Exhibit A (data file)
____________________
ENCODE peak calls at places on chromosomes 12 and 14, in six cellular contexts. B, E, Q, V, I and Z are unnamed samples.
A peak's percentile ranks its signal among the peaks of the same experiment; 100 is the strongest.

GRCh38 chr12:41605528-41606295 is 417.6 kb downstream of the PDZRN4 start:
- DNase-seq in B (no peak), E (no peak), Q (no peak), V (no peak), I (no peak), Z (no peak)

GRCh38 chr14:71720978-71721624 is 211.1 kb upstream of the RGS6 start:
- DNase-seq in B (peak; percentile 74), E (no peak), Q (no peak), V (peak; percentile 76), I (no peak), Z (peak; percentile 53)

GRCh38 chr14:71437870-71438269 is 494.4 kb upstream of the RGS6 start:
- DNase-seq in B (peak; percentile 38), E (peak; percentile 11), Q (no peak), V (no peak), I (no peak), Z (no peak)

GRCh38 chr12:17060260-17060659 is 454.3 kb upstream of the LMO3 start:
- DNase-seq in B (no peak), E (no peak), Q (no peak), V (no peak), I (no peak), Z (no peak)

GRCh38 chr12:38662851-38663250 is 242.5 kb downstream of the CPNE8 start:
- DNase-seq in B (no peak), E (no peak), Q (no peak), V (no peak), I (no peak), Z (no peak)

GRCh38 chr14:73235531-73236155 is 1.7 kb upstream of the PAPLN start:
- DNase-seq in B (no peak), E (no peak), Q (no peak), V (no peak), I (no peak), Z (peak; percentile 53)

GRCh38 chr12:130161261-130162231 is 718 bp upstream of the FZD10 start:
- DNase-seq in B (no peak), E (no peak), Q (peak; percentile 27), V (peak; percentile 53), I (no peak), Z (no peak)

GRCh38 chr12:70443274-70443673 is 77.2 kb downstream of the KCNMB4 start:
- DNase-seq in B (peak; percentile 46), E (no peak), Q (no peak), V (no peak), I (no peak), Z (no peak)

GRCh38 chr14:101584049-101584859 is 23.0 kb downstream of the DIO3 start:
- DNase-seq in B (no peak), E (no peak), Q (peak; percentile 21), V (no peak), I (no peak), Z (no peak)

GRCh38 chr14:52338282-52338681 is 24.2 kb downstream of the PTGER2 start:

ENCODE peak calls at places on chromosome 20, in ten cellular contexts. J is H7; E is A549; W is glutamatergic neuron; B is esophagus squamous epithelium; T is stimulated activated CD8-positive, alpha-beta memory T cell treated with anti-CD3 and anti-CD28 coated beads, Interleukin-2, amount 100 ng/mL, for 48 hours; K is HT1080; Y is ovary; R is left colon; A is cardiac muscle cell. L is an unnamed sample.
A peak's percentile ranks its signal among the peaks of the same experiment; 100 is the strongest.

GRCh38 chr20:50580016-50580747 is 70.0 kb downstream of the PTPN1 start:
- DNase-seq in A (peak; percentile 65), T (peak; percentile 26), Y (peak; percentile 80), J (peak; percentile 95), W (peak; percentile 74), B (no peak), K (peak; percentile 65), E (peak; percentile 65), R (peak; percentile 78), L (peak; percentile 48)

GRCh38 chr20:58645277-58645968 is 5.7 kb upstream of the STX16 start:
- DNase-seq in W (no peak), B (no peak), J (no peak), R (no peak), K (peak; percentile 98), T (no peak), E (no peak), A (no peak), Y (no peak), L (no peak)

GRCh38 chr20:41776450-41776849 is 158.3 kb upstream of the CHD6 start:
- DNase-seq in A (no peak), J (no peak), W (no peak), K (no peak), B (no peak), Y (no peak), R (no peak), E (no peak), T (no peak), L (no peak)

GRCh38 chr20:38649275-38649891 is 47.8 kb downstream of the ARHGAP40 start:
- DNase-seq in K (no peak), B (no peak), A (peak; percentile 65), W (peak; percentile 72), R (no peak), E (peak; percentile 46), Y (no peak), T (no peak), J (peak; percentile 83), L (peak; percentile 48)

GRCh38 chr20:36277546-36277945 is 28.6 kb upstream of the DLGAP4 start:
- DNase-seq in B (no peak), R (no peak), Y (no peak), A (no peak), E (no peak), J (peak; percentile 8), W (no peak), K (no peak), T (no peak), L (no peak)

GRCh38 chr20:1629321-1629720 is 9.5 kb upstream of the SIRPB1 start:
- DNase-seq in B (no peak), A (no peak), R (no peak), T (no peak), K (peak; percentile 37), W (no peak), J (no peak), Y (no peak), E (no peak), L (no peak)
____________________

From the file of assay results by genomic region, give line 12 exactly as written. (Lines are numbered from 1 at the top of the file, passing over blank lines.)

- DNase-seq in B (no peak), E (no peak), Q (no peak), V (no peak), I (no peak), Z (no peak)